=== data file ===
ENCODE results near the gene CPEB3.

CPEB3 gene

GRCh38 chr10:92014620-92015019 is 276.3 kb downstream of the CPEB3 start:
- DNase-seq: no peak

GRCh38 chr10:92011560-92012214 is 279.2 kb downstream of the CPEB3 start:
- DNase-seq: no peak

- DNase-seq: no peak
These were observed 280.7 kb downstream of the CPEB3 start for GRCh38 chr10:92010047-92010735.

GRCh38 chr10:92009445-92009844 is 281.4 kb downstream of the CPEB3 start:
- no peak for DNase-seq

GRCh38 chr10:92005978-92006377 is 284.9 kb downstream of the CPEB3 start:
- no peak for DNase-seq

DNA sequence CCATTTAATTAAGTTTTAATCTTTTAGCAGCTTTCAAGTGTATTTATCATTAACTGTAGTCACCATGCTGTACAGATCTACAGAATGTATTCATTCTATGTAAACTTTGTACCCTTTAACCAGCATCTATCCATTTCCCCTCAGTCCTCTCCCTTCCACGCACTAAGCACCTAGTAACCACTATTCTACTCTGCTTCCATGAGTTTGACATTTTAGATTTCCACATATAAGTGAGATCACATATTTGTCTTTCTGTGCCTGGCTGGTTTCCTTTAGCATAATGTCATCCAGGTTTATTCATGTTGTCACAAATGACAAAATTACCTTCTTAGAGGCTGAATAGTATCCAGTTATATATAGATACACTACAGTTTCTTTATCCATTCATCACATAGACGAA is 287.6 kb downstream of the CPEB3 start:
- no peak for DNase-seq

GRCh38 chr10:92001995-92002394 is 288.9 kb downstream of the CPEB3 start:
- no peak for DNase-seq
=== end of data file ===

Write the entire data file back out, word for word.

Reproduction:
ENCODE results near the gene CPEB3.

CPEB3 gene

GRCh38 chr10:92014620-92015019 is 276.3 kb downstream of the CPEB3 start:
- DNase-seq: no peak

GRCh38 chr10:92011560-92012214 is 279.2 kb downstream of the CPEB3 start:
- DNase-seq: no peak

- DNase-seq: no peak
These were observed 280.7 kb downstream of the CPEB3 start for GRCh38 chr10:92010047-92010735.

GRCh38 chr10:92009445-92009844 is 281.4 kb downstream of the CPEB3 start:
- no peak for DNase-seq

GRCh38 chr10:92005978-92006377 is 284.9 kb downstream of the CPEB3 start:
- no peak for DNase-seq

DNA sequence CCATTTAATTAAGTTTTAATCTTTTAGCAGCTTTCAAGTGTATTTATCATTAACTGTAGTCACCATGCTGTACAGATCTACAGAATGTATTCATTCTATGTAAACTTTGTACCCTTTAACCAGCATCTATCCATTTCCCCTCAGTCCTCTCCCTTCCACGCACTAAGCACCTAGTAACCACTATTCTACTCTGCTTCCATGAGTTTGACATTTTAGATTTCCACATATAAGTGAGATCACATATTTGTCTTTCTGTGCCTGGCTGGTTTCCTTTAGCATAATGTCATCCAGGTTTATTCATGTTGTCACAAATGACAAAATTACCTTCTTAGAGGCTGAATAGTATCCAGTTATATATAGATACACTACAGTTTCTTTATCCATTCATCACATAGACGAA is 287.6 kb downstream of the CPEB3 start:
- no peak for DNase-seq

GRCh38 chr10:92001995-92002394 is 288.9 kb downstream of the CPEB3 start:
- no peak for DNase-seq